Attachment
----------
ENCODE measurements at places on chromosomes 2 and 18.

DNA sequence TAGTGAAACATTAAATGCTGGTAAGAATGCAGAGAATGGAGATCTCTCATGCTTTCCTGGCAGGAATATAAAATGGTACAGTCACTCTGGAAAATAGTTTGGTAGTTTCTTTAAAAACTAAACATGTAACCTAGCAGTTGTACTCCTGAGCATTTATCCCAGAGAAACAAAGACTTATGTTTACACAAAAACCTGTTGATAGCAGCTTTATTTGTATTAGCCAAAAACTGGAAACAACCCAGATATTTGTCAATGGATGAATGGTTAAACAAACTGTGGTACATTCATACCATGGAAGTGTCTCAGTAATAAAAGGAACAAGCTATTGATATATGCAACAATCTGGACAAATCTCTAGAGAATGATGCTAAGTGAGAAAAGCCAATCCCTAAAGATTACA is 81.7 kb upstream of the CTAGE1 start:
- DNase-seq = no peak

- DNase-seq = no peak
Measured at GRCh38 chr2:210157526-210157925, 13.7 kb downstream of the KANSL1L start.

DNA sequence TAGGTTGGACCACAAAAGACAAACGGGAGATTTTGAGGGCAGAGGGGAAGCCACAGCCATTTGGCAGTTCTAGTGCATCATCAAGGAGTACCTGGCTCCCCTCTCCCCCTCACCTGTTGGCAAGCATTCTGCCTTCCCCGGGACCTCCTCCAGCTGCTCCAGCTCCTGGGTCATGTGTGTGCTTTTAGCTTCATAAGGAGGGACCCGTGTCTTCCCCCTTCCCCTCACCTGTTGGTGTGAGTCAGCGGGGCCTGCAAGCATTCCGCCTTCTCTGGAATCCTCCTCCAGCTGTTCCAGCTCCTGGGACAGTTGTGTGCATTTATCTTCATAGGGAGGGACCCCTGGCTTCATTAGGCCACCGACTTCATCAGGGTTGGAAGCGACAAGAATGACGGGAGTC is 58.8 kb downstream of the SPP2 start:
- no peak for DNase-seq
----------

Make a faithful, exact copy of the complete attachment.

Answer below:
ENCODE measurements at places on chromosomes 2 and 18.

DNA sequence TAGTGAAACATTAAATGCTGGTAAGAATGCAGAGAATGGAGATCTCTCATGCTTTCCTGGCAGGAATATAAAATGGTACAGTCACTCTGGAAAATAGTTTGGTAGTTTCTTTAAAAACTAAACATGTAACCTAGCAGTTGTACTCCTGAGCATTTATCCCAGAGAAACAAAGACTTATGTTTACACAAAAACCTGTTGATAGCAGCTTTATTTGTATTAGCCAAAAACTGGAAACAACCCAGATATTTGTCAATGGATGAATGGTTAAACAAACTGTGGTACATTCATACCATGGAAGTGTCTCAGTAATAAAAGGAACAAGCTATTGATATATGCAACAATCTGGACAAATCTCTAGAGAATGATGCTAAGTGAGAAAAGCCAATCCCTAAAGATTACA is 81.7 kb upstream of the CTAGE1 start:
- DNase-seq = no peak

- DNase-seq = no peak
Measured at GRCh38 chr2:210157526-210157925, 13.7 kb downstream of the KANSL1L start.

DNA sequence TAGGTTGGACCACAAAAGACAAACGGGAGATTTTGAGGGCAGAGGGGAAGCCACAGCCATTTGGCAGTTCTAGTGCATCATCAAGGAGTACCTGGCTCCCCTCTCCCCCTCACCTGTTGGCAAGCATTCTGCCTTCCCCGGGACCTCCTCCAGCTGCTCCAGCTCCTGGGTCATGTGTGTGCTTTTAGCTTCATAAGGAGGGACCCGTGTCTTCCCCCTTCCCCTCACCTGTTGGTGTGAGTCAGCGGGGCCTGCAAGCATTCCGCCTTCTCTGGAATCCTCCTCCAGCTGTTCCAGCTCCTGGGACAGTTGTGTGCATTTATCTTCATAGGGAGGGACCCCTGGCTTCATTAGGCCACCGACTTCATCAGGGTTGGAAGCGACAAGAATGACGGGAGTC is 58.8 kb downstream of the SPP2 start:
- no peak for DNase-seq